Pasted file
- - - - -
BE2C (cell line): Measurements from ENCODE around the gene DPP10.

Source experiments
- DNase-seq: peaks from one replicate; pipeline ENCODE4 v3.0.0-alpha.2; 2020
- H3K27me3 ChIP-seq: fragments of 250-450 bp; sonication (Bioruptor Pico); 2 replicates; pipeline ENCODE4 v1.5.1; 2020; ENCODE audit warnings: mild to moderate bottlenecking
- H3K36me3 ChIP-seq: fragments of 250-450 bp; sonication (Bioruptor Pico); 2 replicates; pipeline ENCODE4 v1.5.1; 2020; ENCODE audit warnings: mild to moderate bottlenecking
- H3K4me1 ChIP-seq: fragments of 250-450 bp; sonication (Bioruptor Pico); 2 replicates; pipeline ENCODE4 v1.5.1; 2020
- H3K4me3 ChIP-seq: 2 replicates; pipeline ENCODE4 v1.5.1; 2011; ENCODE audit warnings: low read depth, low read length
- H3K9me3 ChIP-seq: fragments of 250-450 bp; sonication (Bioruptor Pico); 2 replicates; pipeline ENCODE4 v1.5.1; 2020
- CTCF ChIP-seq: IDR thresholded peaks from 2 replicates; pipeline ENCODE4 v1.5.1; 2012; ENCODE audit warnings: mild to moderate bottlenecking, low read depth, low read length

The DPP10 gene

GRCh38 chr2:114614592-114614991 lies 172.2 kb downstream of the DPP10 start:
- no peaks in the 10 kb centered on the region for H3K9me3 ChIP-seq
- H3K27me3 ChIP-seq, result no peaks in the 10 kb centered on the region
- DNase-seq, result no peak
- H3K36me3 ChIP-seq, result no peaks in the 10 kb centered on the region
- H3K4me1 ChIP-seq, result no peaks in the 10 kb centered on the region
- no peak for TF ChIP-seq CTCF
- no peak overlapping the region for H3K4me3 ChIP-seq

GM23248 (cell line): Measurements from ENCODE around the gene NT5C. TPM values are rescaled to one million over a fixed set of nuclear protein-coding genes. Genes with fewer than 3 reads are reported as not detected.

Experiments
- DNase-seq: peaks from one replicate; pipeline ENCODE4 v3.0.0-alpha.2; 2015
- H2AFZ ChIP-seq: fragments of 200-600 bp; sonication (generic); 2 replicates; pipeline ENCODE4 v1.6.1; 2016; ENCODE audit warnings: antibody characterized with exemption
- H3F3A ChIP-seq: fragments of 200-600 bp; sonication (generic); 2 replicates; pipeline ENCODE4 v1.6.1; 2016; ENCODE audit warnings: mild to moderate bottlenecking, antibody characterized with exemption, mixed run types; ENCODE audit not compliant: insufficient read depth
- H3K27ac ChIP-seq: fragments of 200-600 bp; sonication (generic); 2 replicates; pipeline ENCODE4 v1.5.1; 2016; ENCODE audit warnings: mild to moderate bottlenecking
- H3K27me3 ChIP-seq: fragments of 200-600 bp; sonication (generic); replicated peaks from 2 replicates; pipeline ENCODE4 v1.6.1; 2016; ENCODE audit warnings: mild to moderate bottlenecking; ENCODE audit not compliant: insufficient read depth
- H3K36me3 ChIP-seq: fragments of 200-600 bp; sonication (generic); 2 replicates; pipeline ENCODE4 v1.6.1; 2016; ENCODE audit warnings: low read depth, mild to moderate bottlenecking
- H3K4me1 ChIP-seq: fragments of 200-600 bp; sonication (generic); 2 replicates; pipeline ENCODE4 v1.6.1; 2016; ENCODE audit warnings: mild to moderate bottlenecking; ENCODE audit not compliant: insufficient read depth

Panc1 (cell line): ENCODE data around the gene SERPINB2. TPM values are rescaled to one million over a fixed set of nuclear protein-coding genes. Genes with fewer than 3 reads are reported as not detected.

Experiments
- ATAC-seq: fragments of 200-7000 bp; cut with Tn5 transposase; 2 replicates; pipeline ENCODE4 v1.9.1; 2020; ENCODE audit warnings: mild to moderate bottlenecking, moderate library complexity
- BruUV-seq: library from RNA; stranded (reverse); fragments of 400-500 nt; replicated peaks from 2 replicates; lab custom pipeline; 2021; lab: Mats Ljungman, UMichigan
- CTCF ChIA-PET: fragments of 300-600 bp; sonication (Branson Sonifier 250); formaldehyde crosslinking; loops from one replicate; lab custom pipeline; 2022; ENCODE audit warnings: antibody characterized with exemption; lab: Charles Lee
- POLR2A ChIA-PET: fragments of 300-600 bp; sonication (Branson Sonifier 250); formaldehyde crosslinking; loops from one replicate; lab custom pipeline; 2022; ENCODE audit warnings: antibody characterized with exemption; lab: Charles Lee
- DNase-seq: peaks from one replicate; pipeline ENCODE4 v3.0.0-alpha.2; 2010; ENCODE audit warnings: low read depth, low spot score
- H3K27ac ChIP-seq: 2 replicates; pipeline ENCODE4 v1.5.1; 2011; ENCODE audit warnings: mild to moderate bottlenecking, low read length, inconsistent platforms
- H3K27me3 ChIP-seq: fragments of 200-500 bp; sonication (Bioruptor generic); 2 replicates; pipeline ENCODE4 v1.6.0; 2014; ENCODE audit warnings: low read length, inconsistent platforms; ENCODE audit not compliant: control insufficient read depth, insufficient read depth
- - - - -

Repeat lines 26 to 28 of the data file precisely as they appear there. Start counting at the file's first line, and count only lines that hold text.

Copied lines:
- H3K36me3 ChIP-seq: fragments of 200-600 bp; sonication (generic); 2 replicates; pipeline ENCODE4 v1.6.1; 2016; ENCODE audit warnings: low read depth, mild to moderate bottlenecking
- H3K4me1 ChIP-seq: fragments of 200-600 bp; sonication (generic); 2 replicates; pipeline ENCODE4 v1.6.1; 2016; ENCODE audit warnings: mild to moderate bottlenecking; ENCODE audit not compliant: insufficient read depth

Panc1 (cell line): ENCODE data around the gene SERPINB2. TPM values are rescaled to one million over a fixed set of nuclear protein-coding genes. Genes with fewer than 3 reads are reported as not detected.